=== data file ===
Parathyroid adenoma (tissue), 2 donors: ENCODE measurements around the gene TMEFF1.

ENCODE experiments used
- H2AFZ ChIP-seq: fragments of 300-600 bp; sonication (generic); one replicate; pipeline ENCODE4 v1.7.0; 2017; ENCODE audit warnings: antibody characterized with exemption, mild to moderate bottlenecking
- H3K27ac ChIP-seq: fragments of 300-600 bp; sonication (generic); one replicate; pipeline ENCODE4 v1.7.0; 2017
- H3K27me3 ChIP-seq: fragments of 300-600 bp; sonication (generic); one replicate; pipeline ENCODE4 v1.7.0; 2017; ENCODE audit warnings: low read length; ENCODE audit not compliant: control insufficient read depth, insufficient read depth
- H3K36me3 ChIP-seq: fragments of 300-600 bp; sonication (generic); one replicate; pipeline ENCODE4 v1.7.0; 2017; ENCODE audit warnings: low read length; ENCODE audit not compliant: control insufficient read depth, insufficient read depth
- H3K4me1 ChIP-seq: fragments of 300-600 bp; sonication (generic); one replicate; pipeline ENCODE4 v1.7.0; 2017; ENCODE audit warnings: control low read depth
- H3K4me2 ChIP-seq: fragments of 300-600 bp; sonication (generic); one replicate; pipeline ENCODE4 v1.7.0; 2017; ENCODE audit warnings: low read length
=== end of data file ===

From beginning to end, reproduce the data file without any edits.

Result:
Parathyroid adenoma (tissue), 2 donors: ENCODE measurements around the gene TMEFF1.

ENCODE experiments used
- H2AFZ ChIP-seq: fragments of 300-600 bp; sonication (generic); one replicate; pipeline ENCODE4 v1.7.0; 2017; ENCODE audit warnings: antibody characterized with exemption, mild to moderate bottlenecking
- H3K27ac ChIP-seq: fragments of 300-600 bp; sonication (generic); one replicate; pipeline ENCODE4 v1.7.0; 2017
- H3K27me3 ChIP-seq: fragments of 300-600 bp; sonication (generic); one replicate; pipeline ENCODE4 v1.7.0; 2017; ENCODE audit warnings: low read length; ENCODE audit not compliant: control insufficient read depth, insufficient read depth
- H3K36me3 ChIP-seq: fragments of 300-600 bp; sonication (generic); one replicate; pipeline ENCODE4 v1.7.0; 2017; ENCODE audit warnings: low read length; ENCODE audit not compliant: control insufficient read depth, insufficient read depth
- H3K4me1 ChIP-seq: fragments of 300-600 bp; sonication (generic); one replicate; pipeline ENCODE4 v1.7.0; 2017; ENCODE audit warnings: control low read depth
- H3K4me2 ChIP-seq: fragments of 300-600 bp; sonication (generic); one replicate; pipeline ENCODE4 v1.7.0; 2017; ENCODE audit warnings: low read length